From the Brewers: “This beer was originally designed to celebrate the fifth anniversary of SD DrinkAbout: five percent alcohol-by-volume, five ingredients, five years. It was brewed totally Iron Chef style, because the turnaround on the beer needed to be fast, so we could only use ingredients we already had in-house. The five ingredients are oats, California Ale yeast, water, pale malt and Citra hops. Beaten Path highlights and celebrates the amazing flavor and aroma of this hop. The resulting beer is something that is just so easy to drink, bright and juicy with a smooth body, it is totally crushable. It comes in 16-ounce cans and is available on draft. We make this beer about four times a year, and the entire team here just itches for the next brew every time it runs out.”—Matt Akin, Co-owner & Brewmaster, Benchmark Brewing Company
The City of Encinitas has a history of staunch resistance toward beer manufacturers looking to set up shop within its boundaries. It’s where prestigious brewer Jeff Bagby (who has roots in Encinitas) and his wife initially sought to set up his acclaimed brewpub, Bagby Beer Company before a property that was much more attractive than the idea of embarking on Encinitas’ difficult permitting process led them to select Oceanside instead. The move has paid off as Bagby Beer’s opening fell in line with an overall food-and-beverage renaissance in Oceanside that has included establishment of several other brewing interests in the years since. Meanwhile, Encinitas is one of only four municipalities (out of 18 in San Diego County) without a single brewery in a county awash with local beer. (There was brewpub called The Red Kettle that operated along then First Street in the early-nineties, but it was very short-lived.) That will change to an extent, however, as the city is on track to welcome multiple brewery-owned tasting rooms.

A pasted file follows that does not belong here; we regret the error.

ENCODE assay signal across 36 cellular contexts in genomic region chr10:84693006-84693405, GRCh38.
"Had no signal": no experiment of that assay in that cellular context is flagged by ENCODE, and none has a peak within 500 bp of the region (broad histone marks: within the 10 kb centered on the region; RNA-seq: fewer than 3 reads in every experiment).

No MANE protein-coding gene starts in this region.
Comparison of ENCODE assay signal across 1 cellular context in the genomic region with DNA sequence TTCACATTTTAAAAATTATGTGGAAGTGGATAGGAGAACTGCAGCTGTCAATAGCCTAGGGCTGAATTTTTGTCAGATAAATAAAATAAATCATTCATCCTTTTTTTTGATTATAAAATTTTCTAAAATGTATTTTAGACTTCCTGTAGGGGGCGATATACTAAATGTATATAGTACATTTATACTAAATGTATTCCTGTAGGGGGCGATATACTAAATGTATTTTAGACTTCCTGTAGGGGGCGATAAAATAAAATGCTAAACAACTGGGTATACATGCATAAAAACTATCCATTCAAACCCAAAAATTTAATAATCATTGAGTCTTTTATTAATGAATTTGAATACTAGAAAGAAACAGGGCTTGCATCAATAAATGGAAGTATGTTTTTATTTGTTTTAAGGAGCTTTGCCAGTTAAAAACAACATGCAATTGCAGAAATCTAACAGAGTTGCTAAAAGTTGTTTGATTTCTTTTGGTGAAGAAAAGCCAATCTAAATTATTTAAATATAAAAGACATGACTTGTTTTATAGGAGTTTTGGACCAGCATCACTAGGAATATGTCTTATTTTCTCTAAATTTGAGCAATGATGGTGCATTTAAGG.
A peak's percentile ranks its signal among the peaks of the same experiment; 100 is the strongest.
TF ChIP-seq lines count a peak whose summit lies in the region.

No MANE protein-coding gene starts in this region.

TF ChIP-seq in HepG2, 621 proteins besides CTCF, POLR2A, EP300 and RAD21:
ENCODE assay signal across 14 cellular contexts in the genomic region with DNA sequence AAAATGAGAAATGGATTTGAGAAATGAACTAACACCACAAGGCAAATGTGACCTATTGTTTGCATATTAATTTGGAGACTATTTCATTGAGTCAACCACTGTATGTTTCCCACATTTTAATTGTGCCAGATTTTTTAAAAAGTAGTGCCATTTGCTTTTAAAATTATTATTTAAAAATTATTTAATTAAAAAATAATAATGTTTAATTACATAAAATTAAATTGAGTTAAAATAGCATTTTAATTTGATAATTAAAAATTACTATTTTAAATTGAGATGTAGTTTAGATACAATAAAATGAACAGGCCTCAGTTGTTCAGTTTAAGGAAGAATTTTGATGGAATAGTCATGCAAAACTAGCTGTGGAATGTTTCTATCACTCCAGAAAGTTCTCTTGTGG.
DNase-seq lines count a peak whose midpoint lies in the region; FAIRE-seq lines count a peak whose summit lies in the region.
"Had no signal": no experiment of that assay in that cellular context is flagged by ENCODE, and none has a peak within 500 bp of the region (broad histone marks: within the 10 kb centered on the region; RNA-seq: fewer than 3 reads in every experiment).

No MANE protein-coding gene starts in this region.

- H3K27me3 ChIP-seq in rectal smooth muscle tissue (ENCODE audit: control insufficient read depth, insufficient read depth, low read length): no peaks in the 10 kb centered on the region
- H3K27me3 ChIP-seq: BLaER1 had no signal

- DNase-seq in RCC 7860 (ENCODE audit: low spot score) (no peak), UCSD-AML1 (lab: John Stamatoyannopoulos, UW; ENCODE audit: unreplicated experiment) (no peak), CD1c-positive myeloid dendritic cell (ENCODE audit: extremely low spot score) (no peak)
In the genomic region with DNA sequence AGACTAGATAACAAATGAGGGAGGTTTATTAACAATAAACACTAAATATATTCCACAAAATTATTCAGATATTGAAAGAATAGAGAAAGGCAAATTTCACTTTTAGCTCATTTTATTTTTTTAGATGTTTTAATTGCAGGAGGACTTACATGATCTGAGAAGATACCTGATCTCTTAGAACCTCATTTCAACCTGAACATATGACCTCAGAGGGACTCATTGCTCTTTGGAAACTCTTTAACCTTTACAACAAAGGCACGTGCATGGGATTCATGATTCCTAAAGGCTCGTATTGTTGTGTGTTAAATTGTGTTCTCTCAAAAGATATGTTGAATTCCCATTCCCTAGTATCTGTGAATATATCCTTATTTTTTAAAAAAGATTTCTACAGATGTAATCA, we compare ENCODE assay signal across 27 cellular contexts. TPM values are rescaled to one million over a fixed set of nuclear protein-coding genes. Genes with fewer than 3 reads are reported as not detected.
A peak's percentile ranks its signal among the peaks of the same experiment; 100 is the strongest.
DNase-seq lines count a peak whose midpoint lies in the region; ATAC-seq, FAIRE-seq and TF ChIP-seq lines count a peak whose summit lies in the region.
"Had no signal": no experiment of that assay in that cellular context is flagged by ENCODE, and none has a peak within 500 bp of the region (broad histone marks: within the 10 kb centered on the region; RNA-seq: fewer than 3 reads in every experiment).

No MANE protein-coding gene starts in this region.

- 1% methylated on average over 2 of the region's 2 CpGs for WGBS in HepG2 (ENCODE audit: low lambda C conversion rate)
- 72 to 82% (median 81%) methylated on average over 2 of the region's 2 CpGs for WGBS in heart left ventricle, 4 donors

Culture Brewing Company has a 1,048-square-foot tasting room in the works. That spot is scheduled to open at 629 South Coast Highway on August 12. The smallish nature of that venue seems to have been key in getting approval from the City’s Planning Commission, which granted the Solana Beach-based business permit approval in January.
When approached by Point Loma-based Modern Times Beer about a vastly larger satellite project—a space capable of holding approximately 150 people at a time—the commission stiffened once more. So much so that Modern Times put out an email blast to its consumers asking them to come to a City meeting held last week to voice their support for the project and help sway the Planning Commission’s vote. A substantial number of fans attended, vocally going toe-to-toe with Encinitas residents opposing the project. In the end, it would seem that maneuver resulted in Modern Times gaining the razor-thin voting edge that will lead to the permit approval they so desperately coveted. Located at 470 South Coast Highway across from the iconic La Paloma Theatre, that venue is estimated to open next year.
Further north in Leucadia (which is within and under the jurisdiction of the City of Encinitas), Miramar-based Saint Archer Brewery aims to install a tasting room in a space between beer bar The Regal Seagull and Surfy Surfy surf shop. If approved, it will be the first satellite venue from the macro-beer interest, which was purchased by MillerCoors in 2015 after just over two years in business. The newest of the proposed brewery-owned ventures in Encinitas, it has yet to inspire as much concern from the City or its residents as Culture and Modern Times. Instead, the main opponents are from craft beer fans who eschew Big Beer and the recent string of craft acquisitions.
It would seem City officials take cues from their constituents when attempting to defend their community from beer manufacturers. There is a vocal percentage of Encinitas citizens who are concerned that their city, particularly the commercial stretch of Coast Highway in the downtown core, is over-saturated with alcohol-centric hospitality venues. That is a matter of opinion, but even if one shares that point of view, City government permitted those booze businesses in the first place, including a wine-making facility, Solterra Winery and Kitchen, not far from Saint Archer’s proposed location in Leucadia. If Encinitas’ portion of the 101 resembles Pacific Beach’s Garnett Avenue as the City and its people fear, it would seem that municipal government has no one but themselves to blame.